Monday, December 6, 2010

Rebel Tales magazine

Need a great writers' checklist to see if your story is up to snuff?

Editor Holly Lisle also has great videos describing what she expects from each acceptable genre. If you have any questions about the various shades of spec fic, check out her definitions.

Monday, September 13, 2010

My new writer's buddy... this nifty little gadget on Geoff Porter's page.

The writer's buddy converts standard manuscript format to web format and back again. It's a boon to writers like me who submit work to a wide variety of markets.

I HATE deleting tabs and I zone out when I'm stuck tapping down arrows and ENTER keys. With this converter, you paste your work in one window, hit the button, and yippee! It's covereted.

Thank you, Geoff, for sharing this splendiforous link.

Wednesday, August 25, 2010

Cover Yourself, For Pete's Sake!

Today, while checking out some new markets, I got distracted with all the pretty links.

One such link is tremendously share worthy.

Thank you, Fantastique Unfettered, for leading me to GrĂ¡ Linnaea's page and this fantastic article on writing cover letters.


Thursday, April 22, 2010


Poetry. It's one of my favorite distractions.

I began writing poetry as a means to distract myself from writing novels. Eventually, I began to explore traditional forms such as villanelle and sestina and my heart stuck fast to those powerful rhyme sequences.

In a recent competition heald by the Abilene Writers Guild, two of my entries placed well--my villanelle "Fleet Winged Fate" was honorably mentioned and my sestina "Six Words For Edgar" (a tribute to my dear Poe) was originally announced as second place winner, although a subsequent follow-up from the contest coordinator actually contained the news it had, in fact, won first place. (She even sent me a shiny blue ribbon for it.)

At any rate, my faith in traditional poetic forms had been greatly rewarded and I find myself getting distracted once more.

Sestinas are poems with a strict form: They use six stanzas of six lines each and end with a tercet. They center about the repetitive use of six words, which are used as the ending word of each line in a specific sequence. Those same six words appear in the final tercet, two words to each line.

The order of the end-word use is a non-negotiable pattern (although the ending tercet offers more flexibility.) Assigning the numbers one through six to the key words, the pattern is 123456, 615243, 364125, 532614, 451362, and 246531. My first sestina took longer to get the words in order than it did to write the lines.

That leads me to this wonderful aid in formulating sestinas. Basically, plug in your end words and the sestina creator will spit out your template. Headache eliminated.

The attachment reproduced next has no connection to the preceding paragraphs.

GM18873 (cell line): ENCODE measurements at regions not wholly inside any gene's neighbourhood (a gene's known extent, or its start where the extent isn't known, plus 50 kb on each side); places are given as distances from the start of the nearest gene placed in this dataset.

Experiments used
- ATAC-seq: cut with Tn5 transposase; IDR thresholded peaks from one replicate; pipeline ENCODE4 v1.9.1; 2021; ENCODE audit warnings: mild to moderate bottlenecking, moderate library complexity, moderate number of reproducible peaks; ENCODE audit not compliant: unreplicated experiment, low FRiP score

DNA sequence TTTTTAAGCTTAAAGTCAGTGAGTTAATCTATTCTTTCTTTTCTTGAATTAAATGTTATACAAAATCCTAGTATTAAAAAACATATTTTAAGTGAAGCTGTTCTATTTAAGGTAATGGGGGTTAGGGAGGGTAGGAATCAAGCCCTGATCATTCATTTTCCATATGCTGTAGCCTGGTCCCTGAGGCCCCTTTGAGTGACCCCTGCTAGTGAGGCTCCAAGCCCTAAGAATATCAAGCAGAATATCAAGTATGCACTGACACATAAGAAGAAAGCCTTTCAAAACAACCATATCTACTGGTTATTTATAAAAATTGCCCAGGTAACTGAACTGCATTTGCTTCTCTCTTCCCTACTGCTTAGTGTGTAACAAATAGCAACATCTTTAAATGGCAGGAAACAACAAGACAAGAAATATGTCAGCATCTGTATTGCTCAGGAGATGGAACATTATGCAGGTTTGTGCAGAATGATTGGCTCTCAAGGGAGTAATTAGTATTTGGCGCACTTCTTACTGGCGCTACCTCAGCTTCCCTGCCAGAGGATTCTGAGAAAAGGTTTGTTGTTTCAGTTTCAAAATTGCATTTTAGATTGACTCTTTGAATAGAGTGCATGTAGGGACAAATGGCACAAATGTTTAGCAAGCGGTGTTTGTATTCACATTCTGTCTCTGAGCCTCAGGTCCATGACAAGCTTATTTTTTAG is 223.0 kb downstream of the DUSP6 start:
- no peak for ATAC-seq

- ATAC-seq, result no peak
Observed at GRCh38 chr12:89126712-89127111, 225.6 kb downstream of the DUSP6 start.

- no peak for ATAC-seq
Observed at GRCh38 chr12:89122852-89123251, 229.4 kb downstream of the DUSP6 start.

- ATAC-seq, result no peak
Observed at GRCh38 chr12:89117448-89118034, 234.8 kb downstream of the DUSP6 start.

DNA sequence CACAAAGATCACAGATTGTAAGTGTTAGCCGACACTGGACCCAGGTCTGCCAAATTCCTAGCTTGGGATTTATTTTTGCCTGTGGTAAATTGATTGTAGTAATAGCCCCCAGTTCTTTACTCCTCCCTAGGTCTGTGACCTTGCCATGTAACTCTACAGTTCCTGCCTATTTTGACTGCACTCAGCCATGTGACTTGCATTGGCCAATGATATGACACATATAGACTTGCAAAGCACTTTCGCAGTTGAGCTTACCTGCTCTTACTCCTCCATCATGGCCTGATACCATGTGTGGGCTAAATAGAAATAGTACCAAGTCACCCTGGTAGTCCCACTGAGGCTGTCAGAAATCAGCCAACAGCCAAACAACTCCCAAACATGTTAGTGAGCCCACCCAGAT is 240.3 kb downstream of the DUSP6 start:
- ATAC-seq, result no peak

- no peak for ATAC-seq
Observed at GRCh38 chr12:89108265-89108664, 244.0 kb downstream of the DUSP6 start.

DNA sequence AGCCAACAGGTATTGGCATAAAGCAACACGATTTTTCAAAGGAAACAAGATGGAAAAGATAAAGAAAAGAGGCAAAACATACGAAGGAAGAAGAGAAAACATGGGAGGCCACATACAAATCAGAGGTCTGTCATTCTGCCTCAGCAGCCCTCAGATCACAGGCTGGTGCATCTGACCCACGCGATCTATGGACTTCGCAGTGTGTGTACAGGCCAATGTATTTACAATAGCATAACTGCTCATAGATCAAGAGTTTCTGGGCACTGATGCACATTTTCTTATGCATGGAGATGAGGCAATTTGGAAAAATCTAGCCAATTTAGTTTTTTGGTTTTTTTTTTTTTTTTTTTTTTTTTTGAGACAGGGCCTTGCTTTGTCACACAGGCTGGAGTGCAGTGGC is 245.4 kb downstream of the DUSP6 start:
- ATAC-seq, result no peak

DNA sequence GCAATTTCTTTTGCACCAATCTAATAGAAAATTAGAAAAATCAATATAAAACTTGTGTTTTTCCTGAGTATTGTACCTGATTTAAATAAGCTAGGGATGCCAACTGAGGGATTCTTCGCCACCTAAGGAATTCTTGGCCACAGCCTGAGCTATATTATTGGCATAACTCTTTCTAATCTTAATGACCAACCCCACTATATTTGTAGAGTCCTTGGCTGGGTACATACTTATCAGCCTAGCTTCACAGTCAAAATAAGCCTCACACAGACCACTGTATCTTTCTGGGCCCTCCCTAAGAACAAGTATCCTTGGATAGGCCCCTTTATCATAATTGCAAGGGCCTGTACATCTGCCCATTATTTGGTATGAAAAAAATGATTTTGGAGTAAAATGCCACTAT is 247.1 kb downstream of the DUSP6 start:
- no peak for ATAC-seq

Well, reduced, anyways. You still have iambic pentameter with which to contend. =)

Friday, March 12, 2010

Short Story Writing Links

A collection of useful links...

Wednesday, February 17, 2010

Hey, I got an idea...

There are probably a ton of other things I should be doing instead of blogging.

I mean, the laundry cries out from the bedroom (and when laundry cries out it usually means it's on the verge of developing intelligence and making plans to attack its human oppressors.) The list of I KEEP FORGETTING TO DO THIS gets longer everyday. Not only that, I've got story that needs written. Gah! Why aren't I doing any of it?

The blogs. It's all their fault.

I don't spent a lot of time writing them but I do read them. A lot. I don't even go looking for them. I come across these great links in newsletters and (yes, I admit) other blogs and I happily trip from site to site and the next thing I know, an hour zooms by.

Give up the blogs, then, you say? Surely, you jest. I don't read blogs just for entertainment or to get publishing tips and insights or to keep up with people and authors I like. I don't read them just for research or for market leads or for upcoming events and news.

I read them for *all* those reasons. Blogs are indispensible sources of information and I can't imagine being a writer today without them.

My trouble is, I am forever coming across a stellar article. I print it out, promising to frame it or tuck it inside some binder I never got around to actually preparing to use for the task. It's a keeper, I say. Then I promptly lose it.

My solution: I'll repost my favorites here. Then they will be findable and linkable and all sorts of accessible.

Got a favorite that deserves to make the Wall of I Need To Keep This Article? (I am working on a snappier name, fear not.) Send the link and I will post. I'd also love to hear about your most favorite blogs, too. What makes them so important? Why can't you stop reading them? And what poor chores do you end up ignoring for the sake of blogging? (The chores are the real victims here.)

The inaugural article comes via link from Tara Dykens, a writer I met on Facebook and whom I've had the pleasure of "attending" online Pennwriters classes with. This being a celebratory moment, join me in toasting Tara. Kevlar and Buspar to ya, baby. Thanks for the link!

Camy Tang has a fantastic blog. She's a chick lit writer who offers inexpensive critique services for synopses and manuscripts. She also has a blog loaded with articles--perfect for a writer's toolbox.

The Deep Point of View article came up during our dialog class at